But if I have to speak only about myself, then whenever I think of the term ‘Dalit’ then I never picture the urban Dalit who swears against Brahmins, but in front of me there is the Dalit-bahujan lady who has to walk with a bent back under the weight of the grass/firewood that she’s carrying. Maybe the same lady exists in Gandhiji’s imagination.”

That’s my translation of Mr Choudhari’s post, hope he agrees to it.
Now, from the start, the comment by Balaji Londhe mentions an article by Narahar Kurundkar, a celebrated self-proclaimed progressive Brahmin, that was published in 1969, and republished by Loksatta on 14th April, 2013, on the occasion of Dr Babasaheb Ambedkar’s Jayanti.

I urge those who can read Marathi to please read this article by Kurundkar

facebook gita

I can’t translate the above article in full, but it has some amazing casteist gems like, “currently there is a lack of introspective literature and intellectual literature among the Dalit society.” 

This was coming at a time when the Marathi Dalit autobiography had already taken its hold and was redefining Marathi sensibilities. Further, in the next para, Kurundkar says, “Babasaheb was a great political leader, but he was only human. He couldn’t bring the Dalit samaaj under one political hold.” And thereby the celebrated historian (he loves to call himself that in the article) erases the entire history of the Congress in pre-independence movement and their extremely dehumanising tactics to disrupt any unity among the Dalit-bahujan castes, and instead places its burden on someone who he himself so agrees is just a man.

Later on towards the end, the article states that the Dalit society never cares to introspect over the rights that were “accepted” (‘maanyakelet’) by the liberal savarna Hindus at least. And in one stroke again the credit of achieving the rights with relentless struggle by the Dalit-bahujans is shifted over to the charity of liberal-savarna Hindus. 

Kurundkar further writes, “The second question in front of the untouchables is to get equal treatment from the savarna Hindus. But to get respect and equal treatment from the savarna Hindus just struggling/fighting isn’t enough. For that they also need to give some respect/have some decency and also grant some gratitude.” And I’ll let this hang in there for the moment for you to get slowly accustomed to the enormity of this statement’s arrogance.

And this is not cherry-picking but it is the entire tone of the article which sounds far more disgusting when read in entirety. But the point of contention is not just that this article was published in 1969, the point is the republishing of this article by the celebrated “progressive” newspapers like Loksatta in today’s times and the glorification of Narahar Kurundkar by a multitude of people like Vishwambhar Choudhari today, and that was what was being called out by Balaji Londhe.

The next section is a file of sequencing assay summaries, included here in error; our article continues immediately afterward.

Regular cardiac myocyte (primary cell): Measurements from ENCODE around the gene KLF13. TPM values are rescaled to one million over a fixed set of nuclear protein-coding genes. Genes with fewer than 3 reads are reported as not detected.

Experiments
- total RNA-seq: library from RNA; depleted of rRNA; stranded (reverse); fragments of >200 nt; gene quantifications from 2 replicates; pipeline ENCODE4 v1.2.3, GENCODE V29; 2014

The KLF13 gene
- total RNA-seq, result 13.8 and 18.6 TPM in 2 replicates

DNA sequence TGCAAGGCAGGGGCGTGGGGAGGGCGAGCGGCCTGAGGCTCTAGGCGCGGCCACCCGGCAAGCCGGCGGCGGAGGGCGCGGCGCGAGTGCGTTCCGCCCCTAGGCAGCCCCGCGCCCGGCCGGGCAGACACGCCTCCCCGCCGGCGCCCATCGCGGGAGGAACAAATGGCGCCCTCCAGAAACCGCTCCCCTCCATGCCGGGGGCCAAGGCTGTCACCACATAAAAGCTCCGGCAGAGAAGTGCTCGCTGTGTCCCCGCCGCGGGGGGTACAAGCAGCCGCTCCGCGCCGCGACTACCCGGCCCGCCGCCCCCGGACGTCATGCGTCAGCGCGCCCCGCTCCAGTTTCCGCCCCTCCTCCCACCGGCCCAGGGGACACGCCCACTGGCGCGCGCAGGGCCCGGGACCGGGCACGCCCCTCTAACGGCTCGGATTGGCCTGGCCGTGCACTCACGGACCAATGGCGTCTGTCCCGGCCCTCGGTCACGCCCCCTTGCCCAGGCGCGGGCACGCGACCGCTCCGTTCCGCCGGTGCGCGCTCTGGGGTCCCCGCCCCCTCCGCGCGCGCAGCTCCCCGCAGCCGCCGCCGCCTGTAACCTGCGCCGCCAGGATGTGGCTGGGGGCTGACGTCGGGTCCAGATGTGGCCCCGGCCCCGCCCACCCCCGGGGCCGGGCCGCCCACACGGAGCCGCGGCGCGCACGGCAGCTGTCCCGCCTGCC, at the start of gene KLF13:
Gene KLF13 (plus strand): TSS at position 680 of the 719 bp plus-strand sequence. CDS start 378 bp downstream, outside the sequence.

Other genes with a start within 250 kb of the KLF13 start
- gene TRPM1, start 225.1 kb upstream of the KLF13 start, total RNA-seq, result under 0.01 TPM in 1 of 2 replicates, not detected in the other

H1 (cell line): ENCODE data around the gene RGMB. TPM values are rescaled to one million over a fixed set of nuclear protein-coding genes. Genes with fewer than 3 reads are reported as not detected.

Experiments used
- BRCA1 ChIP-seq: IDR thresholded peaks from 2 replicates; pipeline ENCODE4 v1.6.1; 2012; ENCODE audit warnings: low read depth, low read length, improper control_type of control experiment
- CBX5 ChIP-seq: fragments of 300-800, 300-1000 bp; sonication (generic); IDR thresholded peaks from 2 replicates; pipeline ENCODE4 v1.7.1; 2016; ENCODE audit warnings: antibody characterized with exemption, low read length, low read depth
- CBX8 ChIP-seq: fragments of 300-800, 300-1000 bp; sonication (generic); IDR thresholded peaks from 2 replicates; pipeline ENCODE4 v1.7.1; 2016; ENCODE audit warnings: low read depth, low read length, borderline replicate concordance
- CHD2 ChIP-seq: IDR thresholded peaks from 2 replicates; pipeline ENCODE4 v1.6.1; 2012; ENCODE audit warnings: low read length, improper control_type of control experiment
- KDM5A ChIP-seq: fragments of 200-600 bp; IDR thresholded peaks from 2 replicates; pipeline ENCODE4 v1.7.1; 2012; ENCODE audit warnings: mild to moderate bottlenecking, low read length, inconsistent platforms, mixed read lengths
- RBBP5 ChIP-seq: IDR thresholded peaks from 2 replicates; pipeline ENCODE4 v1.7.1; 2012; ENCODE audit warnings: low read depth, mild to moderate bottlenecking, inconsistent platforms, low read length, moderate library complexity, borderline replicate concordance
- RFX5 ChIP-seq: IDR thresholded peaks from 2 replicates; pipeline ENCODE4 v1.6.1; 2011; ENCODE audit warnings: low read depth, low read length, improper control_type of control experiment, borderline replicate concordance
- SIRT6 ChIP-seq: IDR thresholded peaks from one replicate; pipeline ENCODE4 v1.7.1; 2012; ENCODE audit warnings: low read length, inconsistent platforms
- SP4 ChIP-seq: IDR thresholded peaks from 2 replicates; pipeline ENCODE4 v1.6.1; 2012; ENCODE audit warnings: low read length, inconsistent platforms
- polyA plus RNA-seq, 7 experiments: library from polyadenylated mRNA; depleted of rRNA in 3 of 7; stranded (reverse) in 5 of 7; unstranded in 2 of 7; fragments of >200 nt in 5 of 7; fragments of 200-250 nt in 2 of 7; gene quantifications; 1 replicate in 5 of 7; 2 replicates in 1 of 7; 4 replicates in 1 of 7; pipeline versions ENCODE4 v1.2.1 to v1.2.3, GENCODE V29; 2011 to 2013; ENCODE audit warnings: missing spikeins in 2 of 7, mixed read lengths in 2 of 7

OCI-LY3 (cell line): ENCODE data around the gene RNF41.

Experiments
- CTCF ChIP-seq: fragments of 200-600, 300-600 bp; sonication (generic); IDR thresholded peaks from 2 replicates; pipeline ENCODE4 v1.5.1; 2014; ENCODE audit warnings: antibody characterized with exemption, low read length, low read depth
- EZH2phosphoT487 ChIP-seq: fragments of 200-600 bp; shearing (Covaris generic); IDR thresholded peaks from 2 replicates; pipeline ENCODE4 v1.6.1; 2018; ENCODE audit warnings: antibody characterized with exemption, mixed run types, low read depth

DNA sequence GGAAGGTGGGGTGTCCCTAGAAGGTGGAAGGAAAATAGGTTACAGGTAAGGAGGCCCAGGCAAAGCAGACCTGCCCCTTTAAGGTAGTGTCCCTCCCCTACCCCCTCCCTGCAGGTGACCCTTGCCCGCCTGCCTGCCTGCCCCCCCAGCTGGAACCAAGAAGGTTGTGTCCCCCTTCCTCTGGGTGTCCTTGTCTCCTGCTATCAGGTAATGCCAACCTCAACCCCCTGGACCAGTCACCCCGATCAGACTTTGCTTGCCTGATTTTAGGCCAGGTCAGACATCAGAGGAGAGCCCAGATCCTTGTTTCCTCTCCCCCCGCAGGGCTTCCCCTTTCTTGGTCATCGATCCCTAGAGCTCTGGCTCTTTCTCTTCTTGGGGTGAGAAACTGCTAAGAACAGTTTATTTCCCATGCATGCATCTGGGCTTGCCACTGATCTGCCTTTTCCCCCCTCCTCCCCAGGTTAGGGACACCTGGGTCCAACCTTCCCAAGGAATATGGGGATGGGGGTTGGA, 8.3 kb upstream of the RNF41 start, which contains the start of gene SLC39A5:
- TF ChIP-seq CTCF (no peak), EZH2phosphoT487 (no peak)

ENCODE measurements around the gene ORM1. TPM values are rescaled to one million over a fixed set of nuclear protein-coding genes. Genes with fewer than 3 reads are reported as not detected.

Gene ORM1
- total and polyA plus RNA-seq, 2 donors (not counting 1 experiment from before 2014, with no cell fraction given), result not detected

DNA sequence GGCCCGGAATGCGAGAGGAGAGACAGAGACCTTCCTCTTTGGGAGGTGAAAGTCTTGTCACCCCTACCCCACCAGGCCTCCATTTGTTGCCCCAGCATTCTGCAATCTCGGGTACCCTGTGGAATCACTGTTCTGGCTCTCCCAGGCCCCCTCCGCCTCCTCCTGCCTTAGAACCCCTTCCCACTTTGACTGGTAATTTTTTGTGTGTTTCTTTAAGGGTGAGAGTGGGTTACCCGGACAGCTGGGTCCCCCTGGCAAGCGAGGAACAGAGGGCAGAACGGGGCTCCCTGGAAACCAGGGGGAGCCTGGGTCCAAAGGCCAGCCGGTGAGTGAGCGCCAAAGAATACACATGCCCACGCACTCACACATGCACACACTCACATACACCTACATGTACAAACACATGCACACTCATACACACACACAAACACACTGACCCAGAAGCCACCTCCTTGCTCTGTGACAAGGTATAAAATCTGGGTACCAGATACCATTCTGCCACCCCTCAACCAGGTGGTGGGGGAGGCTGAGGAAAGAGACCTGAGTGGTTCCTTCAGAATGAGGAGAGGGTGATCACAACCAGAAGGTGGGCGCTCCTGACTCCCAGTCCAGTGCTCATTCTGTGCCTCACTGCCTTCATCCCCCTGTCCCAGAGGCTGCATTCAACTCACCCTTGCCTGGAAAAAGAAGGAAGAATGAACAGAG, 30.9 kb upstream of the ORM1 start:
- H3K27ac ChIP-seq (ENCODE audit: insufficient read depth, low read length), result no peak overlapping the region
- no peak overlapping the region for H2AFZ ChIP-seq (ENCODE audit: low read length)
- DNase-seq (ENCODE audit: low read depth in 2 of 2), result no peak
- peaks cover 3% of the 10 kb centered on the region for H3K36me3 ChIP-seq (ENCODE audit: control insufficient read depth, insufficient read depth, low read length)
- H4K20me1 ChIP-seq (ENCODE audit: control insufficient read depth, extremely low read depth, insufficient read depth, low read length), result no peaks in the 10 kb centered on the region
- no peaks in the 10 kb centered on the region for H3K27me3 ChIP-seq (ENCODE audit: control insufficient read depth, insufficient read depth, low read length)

Now moving on to Mr Choudhari’s post. Apparently he believes that questioning the identity of the storyteller and not just his story constitutes some form of casteism, and for this I’ve written in detail here

Next, he says that when he sees the word Dalit then he doesn’t consider the ‘urban Dalit’ who’s apparently criticizing Brahmins senseless but instead thinks of the the heavy-load carrying Dalit-bahujan lady in a village. Compare this with Arundhati Roy’s reply to Dalit Camera, when the former stressed that can there be an “authentic” victim and that we’re all victims of caste. Anyways, Mr Choudhari compares his stance with of Gandhi’s, and which is true, given that when Gandhi started his ‘Harijan Sevak Sangh’ Babasaheb immediately quit it because Gandhi wouldn’t allow any untouchables among the board members of the Sangh. It’s kind of a mean trick where you start getting liberal cookies without really rescuing anyone, and the supposed act of saving/rescuing/helping is itself perverse as it doesn’t allow you to challenge the foundation of the structure, which was basically Gandhism. 

But one can’t help but be confused. The title of Kurundkar’s article was “Dalits should get out of their shells/sacks” (Dalit yanni koshotun baher yaave) and stressed the lack of “intelligentsia” among Dalits and told us in his piece that it’s gravely needed, and when the so-called carriers of his legacy of liberal-Brahmins today are confronted with valid challenges as those posed by Balaji Londhe to Vishwambhar Choudhary, then the latter says that he doesn’t consider the former to be a Dalit.

So, what is one to do?



Gaurav Somwanshi, an alumnus of IIM Lucknow, is currently preparing for civil services examinations.

Cartoon by Unnamati Syama Sundar.